Dear NBA: You Can’t Have It Both Ways on Twitter and Blogs

For those of you who follow sports and even for those of you who don’t, you may have seen the story that Washington Wizards guard Gilbert Arenas has been ” suspended indefinitely” for bringing four handguns to his locker at the Washington, D.C. Verizon Center — as well as allegedly leaving a threatening note for a teammate telling him to “pick one.”

Oh – and to further taint what the NBA would like to be a squeaky-clean image, the dispute with teammate Javaris Crittendon (who allegedly also brandished a LOADED handgun) was over gambling debts.  Nice.  And there’s the oh-too-cute picture of Arenas making a bang-bang gesture is the Wizards team huddle.  Nice.

Until recently, Arenas was literally a poster-boy for the NBA.  He had a blog on (gone) as well as his own Twitter account (gonzo as well), which apparently helped him get into hot water.

ABC News, in an article entitled “Did the Twitter ramblings of Washington Wizards’ star point guard Gilbert Arenas cause him to be suspended indefinitely by the NBA?” stated:

It’s certainly starting to look that way and now the hoop star may regret using the social networking tool to speak his mind about the recent off-court incident that has him in hot water.


I live and work in Washington, DC, and while quirky and immature, it seems that the NBA and the Washington Wizards have tolerated Arenas’ social media forays — and profited from them as well.  If you tweet and gain hundreds of thousands of followers, you gain more popularity and you — and the NBA — benefit from it. Financially, dude.  More shirts, more hats, more $$$.

Until you say something they don’t like after you do something stupid.  After the story broke, Arenas tweeted:

“i wake up this morning and seen i was the new JOHN WAYNE..lmao media is too funny,”

Peter Vescey of the New York Post broke the gun story.  Arenas then tweeted:

“As for the reporter who broke the story – NY post should eject Peter V FROM WRITNG EVERY AGAIN,”

Hmm.  Seems like Ol’ Gil doesn’t get it.

Lee Rainie, director of the Pew Research Center’s Internet & American Life Project said that Twitter and other Web sites are a blessing and a curse for professional athletes:

“They have a new way to engage the public, their fans, and new ways to show a playful side of themselves…a way for them to bond even more deeply with their fans. But things that might seem private or more intimate, playful or spontaneous, appealing in one context, all of a sudden when they’re tweeted out to a wide audience, could take on a different context.”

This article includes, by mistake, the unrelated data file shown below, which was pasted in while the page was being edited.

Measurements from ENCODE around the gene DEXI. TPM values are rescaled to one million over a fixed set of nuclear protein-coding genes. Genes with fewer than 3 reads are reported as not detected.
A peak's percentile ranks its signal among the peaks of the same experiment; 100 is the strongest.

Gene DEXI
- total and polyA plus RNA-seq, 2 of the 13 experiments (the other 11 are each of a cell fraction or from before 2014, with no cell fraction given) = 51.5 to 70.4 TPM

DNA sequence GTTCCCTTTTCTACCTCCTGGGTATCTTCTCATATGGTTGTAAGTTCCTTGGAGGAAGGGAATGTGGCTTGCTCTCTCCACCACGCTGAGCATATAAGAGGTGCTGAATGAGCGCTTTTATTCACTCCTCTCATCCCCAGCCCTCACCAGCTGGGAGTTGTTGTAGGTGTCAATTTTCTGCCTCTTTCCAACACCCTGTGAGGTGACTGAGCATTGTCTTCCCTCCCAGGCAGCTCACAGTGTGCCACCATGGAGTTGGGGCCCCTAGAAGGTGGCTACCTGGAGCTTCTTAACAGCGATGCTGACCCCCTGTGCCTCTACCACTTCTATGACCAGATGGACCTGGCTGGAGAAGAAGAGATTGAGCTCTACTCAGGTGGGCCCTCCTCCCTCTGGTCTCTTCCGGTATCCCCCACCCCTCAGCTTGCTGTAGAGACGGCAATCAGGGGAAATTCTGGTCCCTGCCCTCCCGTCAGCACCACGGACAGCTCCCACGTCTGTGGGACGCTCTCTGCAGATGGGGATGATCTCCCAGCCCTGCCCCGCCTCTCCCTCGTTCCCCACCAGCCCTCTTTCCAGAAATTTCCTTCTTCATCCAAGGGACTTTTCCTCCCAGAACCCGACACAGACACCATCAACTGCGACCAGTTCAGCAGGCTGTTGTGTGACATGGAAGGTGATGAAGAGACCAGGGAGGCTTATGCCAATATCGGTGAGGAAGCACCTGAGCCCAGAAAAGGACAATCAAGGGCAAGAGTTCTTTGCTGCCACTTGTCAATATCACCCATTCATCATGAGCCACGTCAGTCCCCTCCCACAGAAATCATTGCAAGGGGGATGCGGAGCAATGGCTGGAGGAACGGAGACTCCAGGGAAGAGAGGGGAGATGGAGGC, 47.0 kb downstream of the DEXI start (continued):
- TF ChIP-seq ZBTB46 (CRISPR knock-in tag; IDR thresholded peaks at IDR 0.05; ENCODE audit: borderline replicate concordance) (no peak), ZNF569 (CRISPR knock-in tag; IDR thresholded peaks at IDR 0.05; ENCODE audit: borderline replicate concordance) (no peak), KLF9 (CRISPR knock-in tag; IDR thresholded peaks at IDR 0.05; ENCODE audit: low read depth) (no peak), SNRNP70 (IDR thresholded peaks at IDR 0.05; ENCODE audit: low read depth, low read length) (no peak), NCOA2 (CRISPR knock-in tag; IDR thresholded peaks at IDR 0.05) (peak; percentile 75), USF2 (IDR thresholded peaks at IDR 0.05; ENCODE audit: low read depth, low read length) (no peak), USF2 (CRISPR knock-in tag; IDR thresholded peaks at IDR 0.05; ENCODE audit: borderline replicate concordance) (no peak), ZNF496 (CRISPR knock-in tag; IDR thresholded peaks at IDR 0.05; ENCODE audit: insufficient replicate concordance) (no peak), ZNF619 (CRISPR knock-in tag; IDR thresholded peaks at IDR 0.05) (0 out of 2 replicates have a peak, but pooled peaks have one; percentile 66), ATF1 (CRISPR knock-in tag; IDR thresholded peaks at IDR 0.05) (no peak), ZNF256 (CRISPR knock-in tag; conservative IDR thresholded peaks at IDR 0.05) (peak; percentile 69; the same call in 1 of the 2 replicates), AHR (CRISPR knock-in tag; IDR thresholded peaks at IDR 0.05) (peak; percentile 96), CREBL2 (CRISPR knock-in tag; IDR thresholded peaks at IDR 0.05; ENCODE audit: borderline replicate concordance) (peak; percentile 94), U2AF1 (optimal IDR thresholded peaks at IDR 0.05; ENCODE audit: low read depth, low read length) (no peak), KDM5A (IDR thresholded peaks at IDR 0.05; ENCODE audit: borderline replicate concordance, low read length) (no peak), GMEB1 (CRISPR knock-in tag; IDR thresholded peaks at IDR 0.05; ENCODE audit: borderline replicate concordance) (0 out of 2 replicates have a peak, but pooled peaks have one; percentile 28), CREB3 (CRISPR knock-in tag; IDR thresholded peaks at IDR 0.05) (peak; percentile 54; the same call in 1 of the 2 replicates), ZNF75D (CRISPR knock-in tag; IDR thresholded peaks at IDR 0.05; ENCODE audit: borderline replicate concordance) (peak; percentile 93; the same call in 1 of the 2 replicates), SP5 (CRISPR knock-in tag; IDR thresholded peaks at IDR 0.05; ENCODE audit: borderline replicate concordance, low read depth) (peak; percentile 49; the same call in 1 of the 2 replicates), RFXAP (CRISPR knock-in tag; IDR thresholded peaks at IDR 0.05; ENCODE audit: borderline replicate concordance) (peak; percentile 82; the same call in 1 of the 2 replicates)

You’re off the mark, Lee.  Tweeting something to a wide audience is not “taking on a different context.”  That statement is like saying that you have been misquoted in your own autobiography.  Plus, it’s hard to be taken out of context in 140 characters.

Double Standard

If the NBA wants their marketable athletes to tweet, let them tweet.  But don’t express horror when they say something that you don’t like, or say something that makes them look dumber than a bag of rocks (hello, handlers).  Moreover, you can’t he “half pregnant” – either let the athletes use Twitter when and how they want or not at all.  ABC notes:

Under the new social media policy, athletes cannot tweet during game time, which includes the 45 minutes before a game starts, half-time and the period after a game that is traditionally used for press conferences and media interviews. Violators can be fined by the league and face additional sanctions by their team. The NFL has similar restrictions on the time periods when players may not use social media.

My point is this:  the NBA WANTS their athletes to find ways to market themselves.  It furthers their reach, their audience and their brand.  The NBA WANTS people like Gilbert Arenas to blog on their platform.  And I tweet all the time at work, in restaurants, wherever.  And it rarely distracts me from what I get paid to do.

Here are some screen shots below that show how the NBA is either a little sloppy or a little clueless:

Gilbert is listed under “NBA Player Blogs.”  Ok.  Cool.  Let me click some more:

“Agent Zero Blog File.”  Wow.  You mean the NBA could have suspended him indefinitely and left his blog up?  Wait — it’s moved:


I think that Gilbert Arenas is yet another example of a man-child, pampered athlete whose exploits may have never seen the light of day, save for some investigative reporting by the New York Post. I think that the NBA was happy to have a man-child, pampered athlete use social media — as evidence by the fact that they HOSTED A BLOG FOR HIM.  So presumably, they were ok with him tweeting.

But Gilbert did something irrevocably stupid and then made it worse using his Twitter account.  That was shut down.  Gilbert was no longer a squeaky-clean poster boy, so the NBA shut down his blog (note to Webmaster – “page not found” is stupid and sloppy.  Just link to David Stern’s statement, dammit).

Man-child Tweeting?  Good.  Man-child blogging?  It’s all good, baby.

Idiot bringing four handguns to his workplace over gambling debt and then blaming others?  David Stern to Gilbert: you are SO outta here, baby.

My final point is that when Gilbert was finally facing his indefinite suspension and grand jury investigation, if you let him blog while he was the poster boy, why not let him blog when he is apologizing all over the place?  And why not let him do it on  That would demonstrate openness, transparency and prove that social media is not only ok, it can be a pretty good crisis communications tool.

But you can’t have it both ways, Mr. Stern.




  1. I disagree. The NBA has every right to express horror when one of its employees brings a gun to work, brandishes it, then makes light of it online.